REAL AUSTRALIA

Stitching together the fabric of localism

Voice of Real Australia is a regular newsletter from Australian Community Media, which has journalists in every state and territory. Sign up here to get it by email, or here to forward it to a friend. Today's newsletter is written by Kathy Sharpe, a group editor with ACM.

Do you remember a couple of years back when everything vaguely homemade was labelled as "bespoke"?

It was around the same time your meal started arriving on a wooden board - I think it was during the great plate shortage of 2017.

Juice and cocktails were served in jam jars, baristas had beards that threatened to dangle in the froth of the chai latte they were taking all day to make, and compulsory attire for any retail worker was a butcher's apron and a dreamy expression.

But the use of the fancy word "bespoke" tells me that handmade things these days are more than just cute; the fact that they are made by a real person who may even live in your town makes this object rare and precious.

Despite having no skills in this area whatsoever, I'm really interested in the idea that there is a renewed enthusiasm for sewing, knitting, crocheting and general crafting and making by a new generation.

Strathfieldsaye's Emily Bibby encourages people to learn the basic skills of sewing, knitting and clothing repair.

Strathfieldsaye's Emily Bibby encourages people to learn the basic skills of sewing, knitting and clothing repair.

I happened to be doing some reporting in the beautiful Victorian city of Bendigo, where I met Emily Bibby, one of those annoying people who is good at everything. She makes clothes, dress patterns, costumes for her local theatre company, toys, gowns, suits, hats and the list goes on.

Emily is frustrated that people view needlework and dressmaking as being in the too hard sewing basket, and says if more young people were taught the basic skills they could easily make and repair things for themselves.

Sitting in her "sewing shack" surrounded by fabrics of all colours and textures, she told me she was taught her skills by her mother, grandmother and aunt, and she is now teaching her daughter.

"I just think there's something magical about it," she said.

Volunteer sewing teacher Liz Steen with Zakia Sultani and Anger Madut working together making re-usable produce bags at Bendigo's SisterWorks workshop.

Volunteer sewing teacher Liz Steen with Zakia Sultani and Anger Madut working together making re-usable produce bags at Bendigo's SisterWorks workshop.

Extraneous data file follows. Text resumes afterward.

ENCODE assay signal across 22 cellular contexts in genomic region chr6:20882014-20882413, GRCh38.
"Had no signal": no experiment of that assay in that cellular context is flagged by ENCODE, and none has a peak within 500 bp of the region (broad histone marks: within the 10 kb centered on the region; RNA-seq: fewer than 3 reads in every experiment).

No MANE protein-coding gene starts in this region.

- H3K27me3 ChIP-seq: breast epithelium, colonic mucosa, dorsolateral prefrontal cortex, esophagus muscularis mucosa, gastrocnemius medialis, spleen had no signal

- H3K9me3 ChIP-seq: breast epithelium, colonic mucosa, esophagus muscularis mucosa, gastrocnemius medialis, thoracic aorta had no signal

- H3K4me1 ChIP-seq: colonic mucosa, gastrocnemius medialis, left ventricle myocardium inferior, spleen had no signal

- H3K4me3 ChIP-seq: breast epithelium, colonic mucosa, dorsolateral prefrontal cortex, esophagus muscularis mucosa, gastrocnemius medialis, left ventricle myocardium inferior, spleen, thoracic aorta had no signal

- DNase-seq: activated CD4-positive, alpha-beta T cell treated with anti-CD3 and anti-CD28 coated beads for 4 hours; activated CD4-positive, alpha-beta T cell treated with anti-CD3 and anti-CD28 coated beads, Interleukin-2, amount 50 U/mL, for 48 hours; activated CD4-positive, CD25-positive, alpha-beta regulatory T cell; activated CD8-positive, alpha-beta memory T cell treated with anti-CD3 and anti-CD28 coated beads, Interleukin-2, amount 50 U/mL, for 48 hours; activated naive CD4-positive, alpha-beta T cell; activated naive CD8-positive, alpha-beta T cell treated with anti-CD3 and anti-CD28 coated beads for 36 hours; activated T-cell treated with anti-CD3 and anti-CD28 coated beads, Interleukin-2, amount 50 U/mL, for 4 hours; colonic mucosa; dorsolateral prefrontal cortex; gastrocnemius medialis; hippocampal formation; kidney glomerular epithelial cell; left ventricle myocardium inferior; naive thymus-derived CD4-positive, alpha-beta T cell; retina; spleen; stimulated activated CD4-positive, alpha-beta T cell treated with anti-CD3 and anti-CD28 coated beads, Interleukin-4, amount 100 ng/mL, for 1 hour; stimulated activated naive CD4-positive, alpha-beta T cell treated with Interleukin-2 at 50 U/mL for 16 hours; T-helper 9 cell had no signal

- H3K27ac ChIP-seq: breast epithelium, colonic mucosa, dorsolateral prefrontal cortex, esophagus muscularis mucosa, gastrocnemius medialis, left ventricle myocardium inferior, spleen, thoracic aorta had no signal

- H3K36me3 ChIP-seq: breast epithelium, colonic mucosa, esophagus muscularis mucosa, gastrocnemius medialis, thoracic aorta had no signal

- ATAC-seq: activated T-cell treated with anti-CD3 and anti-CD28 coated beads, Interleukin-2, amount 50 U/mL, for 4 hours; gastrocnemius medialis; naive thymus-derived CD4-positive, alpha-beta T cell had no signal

While still in Bendigo, I discovered how communal sewing is doing good in the community.

Anger Madut, who fled war torn South Sudan, told me she spent much of her first two years in Australia feeling desperately alone.

"I felt I had no friends, and nowhere to go. I just stayed inside my house. I was very lonely," she said.

They make beeswax wraps and recyclable shopping bags which they sell, and Anger says she has found friendship, a network, support and a place to practise her English.

Like the Men's Shed movement, these groups are much more than a creative exercise, providing much needed companionship and a chance to socialise.

The benefits of children learning to sew and make things go far beyond the practical, says Warrnambool sewing teacher Sally Jane.

The benefits of children learning to sew and make things go far beyond the practical, says Warrnambool sewing teacher Sally Jane.

Down in Warrnambool at the bottom of Victoria, one teacher says sewing can help children with mindfulness, problem solving and give them a sense of accomplishment.

In one of her regular columns, titled A stitch in time costs a fortune, ACM writer Michelle Haines Thomas, reflected on her mother's skills, back in the day when it was normal for people to make wedding dresses, bridesmaids dresses and school formal finery.

Michelle asks if one day we'll look at sewing machines the way we now look at a blacksmith's forge - a relic from days long gone.

She also points out the economic reality - the cost of materials and time spent on making things from scratch is far greater than the cost of buying something off the rack.

Sustainability expert Jane Milburn says we are seeing a return to localism as many turn their back on fast fashion.

Sustainability expert Jane Milburn says we are seeing a return to localism as many turn their back on fast fashion.

Which brings us to the modern day world of fast fashion. Another of our group writers, Dayle Latham, spoke to sustainability expert Jane Milburn, who reminds us that the most sustainable garment you own is the one already hanging in your wardrobe.

She also supports a return to the dressmaking crafts

"These are every day life skills we think we don't need anymore, because we can just go buy a new one if a button's missing. But that's not very satisfying - it's wasteful and leaves us feeling a bit empty. We're not working with our hands in the way nature intended."

However she does acknowledge not everyone has the time or the inclination, and in that case Ms Milburn says looking around your local community for someone with the skills is the way to go.

"That might be your grandma, or it might be someone who is a seamstress or a tailor," she says. "You might even find someone who can teach you to sew. It's a return to localism. We've done globalism, and there are some efficiencies there, but we are recognising we need to really value our local communities and connections."

Kathy Sharpe

Group editor, Australian Community Media

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